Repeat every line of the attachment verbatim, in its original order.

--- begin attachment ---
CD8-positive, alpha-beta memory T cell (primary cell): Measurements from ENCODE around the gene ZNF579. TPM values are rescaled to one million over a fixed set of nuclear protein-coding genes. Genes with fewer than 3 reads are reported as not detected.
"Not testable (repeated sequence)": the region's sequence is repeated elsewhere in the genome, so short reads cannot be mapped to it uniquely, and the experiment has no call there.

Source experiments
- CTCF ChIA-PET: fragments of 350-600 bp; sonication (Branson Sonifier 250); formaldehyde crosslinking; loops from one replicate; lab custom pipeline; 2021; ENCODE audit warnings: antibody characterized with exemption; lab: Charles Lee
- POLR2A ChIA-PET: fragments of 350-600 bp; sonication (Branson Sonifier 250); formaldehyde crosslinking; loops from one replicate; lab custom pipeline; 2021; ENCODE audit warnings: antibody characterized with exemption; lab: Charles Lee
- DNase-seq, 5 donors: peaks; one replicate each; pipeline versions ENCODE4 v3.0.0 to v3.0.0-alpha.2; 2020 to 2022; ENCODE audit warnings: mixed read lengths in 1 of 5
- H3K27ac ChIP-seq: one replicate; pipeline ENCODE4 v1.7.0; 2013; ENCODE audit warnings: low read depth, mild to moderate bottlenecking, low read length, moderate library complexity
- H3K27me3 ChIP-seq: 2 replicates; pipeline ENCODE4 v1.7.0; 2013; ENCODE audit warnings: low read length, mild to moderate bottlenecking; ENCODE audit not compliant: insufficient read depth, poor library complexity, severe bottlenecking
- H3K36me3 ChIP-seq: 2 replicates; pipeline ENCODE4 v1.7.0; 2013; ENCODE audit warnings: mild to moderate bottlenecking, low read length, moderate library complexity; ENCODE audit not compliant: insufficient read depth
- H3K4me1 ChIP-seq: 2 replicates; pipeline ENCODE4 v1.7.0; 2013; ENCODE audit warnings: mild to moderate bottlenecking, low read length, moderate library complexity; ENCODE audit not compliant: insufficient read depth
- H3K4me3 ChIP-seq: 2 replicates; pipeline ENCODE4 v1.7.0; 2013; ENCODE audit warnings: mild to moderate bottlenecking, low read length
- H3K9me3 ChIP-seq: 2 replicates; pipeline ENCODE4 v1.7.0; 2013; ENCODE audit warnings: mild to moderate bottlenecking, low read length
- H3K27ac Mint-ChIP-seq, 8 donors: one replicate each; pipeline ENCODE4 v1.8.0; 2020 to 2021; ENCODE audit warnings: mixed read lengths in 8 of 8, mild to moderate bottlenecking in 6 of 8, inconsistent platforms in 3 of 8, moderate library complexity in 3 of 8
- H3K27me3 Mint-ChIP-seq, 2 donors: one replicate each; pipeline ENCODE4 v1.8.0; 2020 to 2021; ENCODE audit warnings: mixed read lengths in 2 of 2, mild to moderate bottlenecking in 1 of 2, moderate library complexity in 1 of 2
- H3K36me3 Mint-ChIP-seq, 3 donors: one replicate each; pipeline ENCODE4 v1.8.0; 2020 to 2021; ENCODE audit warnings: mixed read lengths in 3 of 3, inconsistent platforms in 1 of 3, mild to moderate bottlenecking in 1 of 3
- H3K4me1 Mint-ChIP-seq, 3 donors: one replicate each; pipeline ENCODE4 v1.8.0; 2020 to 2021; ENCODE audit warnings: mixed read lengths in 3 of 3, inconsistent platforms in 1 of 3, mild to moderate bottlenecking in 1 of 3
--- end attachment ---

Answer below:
CD8-positive, alpha-beta memory T cell (primary cell): Measurements from ENCODE around the gene ZNF579. TPM values are rescaled to one million over a fixed set of nuclear protein-coding genes. Genes with fewer than 3 reads are reported as not detected.
"Not testable (repeated sequence)": the region's sequence is repeated elsewhere in the genome, so short reads cannot be mapped to it uniquely, and the experiment has no call there.

Source experiments
- CTCF ChIA-PET: fragments of 350-600 bp; sonication (Branson Sonifier 250); formaldehyde crosslinking; loops from one replicate; lab custom pipeline; 2021; ENCODE audit warnings: antibody characterized with exemption; lab: Charles Lee
- POLR2A ChIA-PET: fragments of 350-600 bp; sonication (Branson Sonifier 250); formaldehyde crosslinking; loops from one replicate; lab custom pipeline; 2021; ENCODE audit warnings: antibody characterized with exemption; lab: Charles Lee
- DNase-seq, 5 donors: peaks; one replicate each; pipeline versions ENCODE4 v3.0.0 to v3.0.0-alpha.2; 2020 to 2022; ENCODE audit warnings: mixed read lengths in 1 of 5
- H3K27ac ChIP-seq: one replicate; pipeline ENCODE4 v1.7.0; 2013; ENCODE audit warnings: low read depth, mild to moderate bottlenecking, low read length, moderate library complexity
- H3K27me3 ChIP-seq: 2 replicates; pipeline ENCODE4 v1.7.0; 2013; ENCODE audit warnings: low read length, mild to moderate bottlenecking; ENCODE audit not compliant: insufficient read depth, poor library complexity, severe bottlenecking
- H3K36me3 ChIP-seq: 2 replicates; pipeline ENCODE4 v1.7.0; 2013; ENCODE audit warnings: mild to moderate bottlenecking, low read length, moderate library complexity; ENCODE audit not compliant: insufficient read depth
- H3K4me1 ChIP-seq: 2 replicates; pipeline ENCODE4 v1.7.0; 2013; ENCODE audit warnings: mild to moderate bottlenecking, low read length, moderate library complexity; ENCODE audit not compliant: insufficient read depth
- H3K4me3 ChIP-seq: 2 replicates; pipeline ENCODE4 v1.7.0; 2013; ENCODE audit warnings: mild to moderate bottlenecking, low read length
- H3K9me3 ChIP-seq: 2 replicates; pipeline ENCODE4 v1.7.0; 2013; ENCODE audit warnings: mild to moderate bottlenecking, low read length
- H3K27ac Mint-ChIP-seq, 8 donors: one replicate each; pipeline ENCODE4 v1.8.0; 2020 to 2021; ENCODE audit warnings: mixed read lengths in 8 of 8, mild to moderate bottlenecking in 6 of 8, inconsistent platforms in 3 of 8, moderate library complexity in 3 of 8
- H3K27me3 Mint-ChIP-seq, 2 donors: one replicate each; pipeline ENCODE4 v1.8.0; 2020 to 2021; ENCODE audit warnings: mixed read lengths in 2 of 2, mild to moderate bottlenecking in 1 of 2, moderate library complexity in 1 of 2
- H3K36me3 Mint-ChIP-seq, 3 donors: one replicate each; pipeline ENCODE4 v1.8.0; 2020 to 2021; ENCODE audit warnings: mixed read lengths in 3 of 3, inconsistent platforms in 1 of 3, mild to moderate bottlenecking in 1 of 3
- H3K4me1 Mint-ChIP-seq, 3 donors: one replicate each; pipeline ENCODE4 v1.8.0; 2020 to 2021; ENCODE audit warnings: mixed read lengths in 3 of 3, inconsistent platforms in 1 of 3, mild to moderate bottlenecking in 1 of 3